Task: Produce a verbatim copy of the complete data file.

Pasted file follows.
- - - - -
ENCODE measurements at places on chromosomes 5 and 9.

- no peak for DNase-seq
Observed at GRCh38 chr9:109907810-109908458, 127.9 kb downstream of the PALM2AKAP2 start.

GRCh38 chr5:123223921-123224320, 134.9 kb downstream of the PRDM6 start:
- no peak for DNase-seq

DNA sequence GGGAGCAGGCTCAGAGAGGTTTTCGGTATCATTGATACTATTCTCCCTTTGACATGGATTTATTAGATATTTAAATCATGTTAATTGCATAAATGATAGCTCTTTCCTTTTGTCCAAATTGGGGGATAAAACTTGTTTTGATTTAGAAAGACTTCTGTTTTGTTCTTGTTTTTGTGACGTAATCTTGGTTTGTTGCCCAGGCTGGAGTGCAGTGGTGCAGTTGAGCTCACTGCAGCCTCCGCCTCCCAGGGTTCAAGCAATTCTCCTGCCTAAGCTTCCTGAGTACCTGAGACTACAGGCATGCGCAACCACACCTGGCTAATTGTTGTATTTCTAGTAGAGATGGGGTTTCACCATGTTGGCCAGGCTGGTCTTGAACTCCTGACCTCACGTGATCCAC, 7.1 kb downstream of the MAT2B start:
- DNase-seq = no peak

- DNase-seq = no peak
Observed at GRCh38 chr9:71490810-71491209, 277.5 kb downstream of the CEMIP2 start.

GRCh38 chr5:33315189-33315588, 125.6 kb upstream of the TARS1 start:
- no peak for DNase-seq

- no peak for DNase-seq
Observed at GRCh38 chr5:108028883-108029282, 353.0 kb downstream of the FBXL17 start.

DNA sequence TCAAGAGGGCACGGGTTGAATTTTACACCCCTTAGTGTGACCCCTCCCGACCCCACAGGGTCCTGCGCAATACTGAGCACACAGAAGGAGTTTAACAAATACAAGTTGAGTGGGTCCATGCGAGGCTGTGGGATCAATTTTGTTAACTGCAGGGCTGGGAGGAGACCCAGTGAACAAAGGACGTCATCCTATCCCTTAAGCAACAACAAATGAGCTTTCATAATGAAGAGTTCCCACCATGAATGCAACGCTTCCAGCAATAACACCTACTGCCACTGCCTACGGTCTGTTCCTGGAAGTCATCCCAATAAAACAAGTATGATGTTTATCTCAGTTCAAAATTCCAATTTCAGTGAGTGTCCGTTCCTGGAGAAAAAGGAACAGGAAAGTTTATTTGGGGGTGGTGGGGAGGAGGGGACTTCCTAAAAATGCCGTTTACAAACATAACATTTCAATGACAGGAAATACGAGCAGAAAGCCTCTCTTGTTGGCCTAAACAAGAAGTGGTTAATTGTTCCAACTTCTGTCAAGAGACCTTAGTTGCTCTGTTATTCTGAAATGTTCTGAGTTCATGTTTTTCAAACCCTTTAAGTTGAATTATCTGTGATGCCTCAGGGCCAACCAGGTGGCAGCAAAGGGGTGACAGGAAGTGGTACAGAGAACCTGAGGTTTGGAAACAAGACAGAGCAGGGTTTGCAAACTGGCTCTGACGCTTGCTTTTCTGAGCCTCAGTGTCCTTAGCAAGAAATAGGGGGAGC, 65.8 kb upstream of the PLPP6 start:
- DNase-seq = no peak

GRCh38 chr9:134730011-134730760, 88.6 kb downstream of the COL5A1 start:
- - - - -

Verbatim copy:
ENCODE measurements at places on chromosomes 5 and 9.

- no peak for DNase-seq
Observed at GRCh38 chr9:109907810-109908458, 127.9 kb downstream of the PALM2AKAP2 start.

GRCh38 chr5:123223921-123224320, 134.9 kb downstream of the PRDM6 start:
- no peak for DNase-seq

DNA sequence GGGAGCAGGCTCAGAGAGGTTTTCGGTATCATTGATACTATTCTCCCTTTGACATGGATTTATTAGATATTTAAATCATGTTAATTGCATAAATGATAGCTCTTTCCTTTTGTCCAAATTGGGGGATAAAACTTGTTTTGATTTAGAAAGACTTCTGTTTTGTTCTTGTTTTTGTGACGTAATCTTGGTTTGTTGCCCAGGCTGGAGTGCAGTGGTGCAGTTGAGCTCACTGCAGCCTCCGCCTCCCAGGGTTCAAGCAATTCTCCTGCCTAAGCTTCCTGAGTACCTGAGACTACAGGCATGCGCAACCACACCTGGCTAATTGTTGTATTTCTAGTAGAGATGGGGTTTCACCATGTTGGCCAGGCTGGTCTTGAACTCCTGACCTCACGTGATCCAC, 7.1 kb downstream of the MAT2B start:
- DNase-seq = no peak

- DNase-seq = no peak
Observed at GRCh38 chr9:71490810-71491209, 277.5 kb downstream of the CEMIP2 start.

GRCh38 chr5:33315189-33315588, 125.6 kb upstream of the TARS1 start:
- no peak for DNase-seq

- no peak for DNase-seq
Observed at GRCh38 chr5:108028883-108029282, 353.0 kb downstream of the FBXL17 start.

DNA sequence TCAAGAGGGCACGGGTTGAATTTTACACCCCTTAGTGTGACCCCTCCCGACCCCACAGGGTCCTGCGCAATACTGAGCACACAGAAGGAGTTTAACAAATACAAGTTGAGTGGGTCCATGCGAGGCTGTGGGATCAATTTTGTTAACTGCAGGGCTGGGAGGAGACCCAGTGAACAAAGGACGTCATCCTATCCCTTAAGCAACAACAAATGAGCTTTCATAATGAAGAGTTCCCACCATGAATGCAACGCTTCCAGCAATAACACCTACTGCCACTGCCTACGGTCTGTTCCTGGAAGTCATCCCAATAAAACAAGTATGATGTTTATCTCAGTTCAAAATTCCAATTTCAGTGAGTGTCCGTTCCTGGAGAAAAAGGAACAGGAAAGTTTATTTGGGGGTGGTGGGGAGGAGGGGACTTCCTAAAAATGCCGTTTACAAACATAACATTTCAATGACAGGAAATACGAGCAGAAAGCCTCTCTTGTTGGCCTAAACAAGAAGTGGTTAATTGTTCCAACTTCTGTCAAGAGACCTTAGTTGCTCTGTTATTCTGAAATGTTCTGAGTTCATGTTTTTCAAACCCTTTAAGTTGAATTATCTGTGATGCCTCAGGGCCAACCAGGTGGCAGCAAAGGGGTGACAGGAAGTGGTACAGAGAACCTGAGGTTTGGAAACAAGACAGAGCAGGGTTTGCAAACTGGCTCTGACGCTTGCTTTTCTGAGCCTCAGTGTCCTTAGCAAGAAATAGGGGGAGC, 65.8 kb upstream of the PLPP6 start:
- DNase-seq = no peak

GRCh38 chr9:134730011-134730760, 88.6 kb downstream of the COL5A1 start: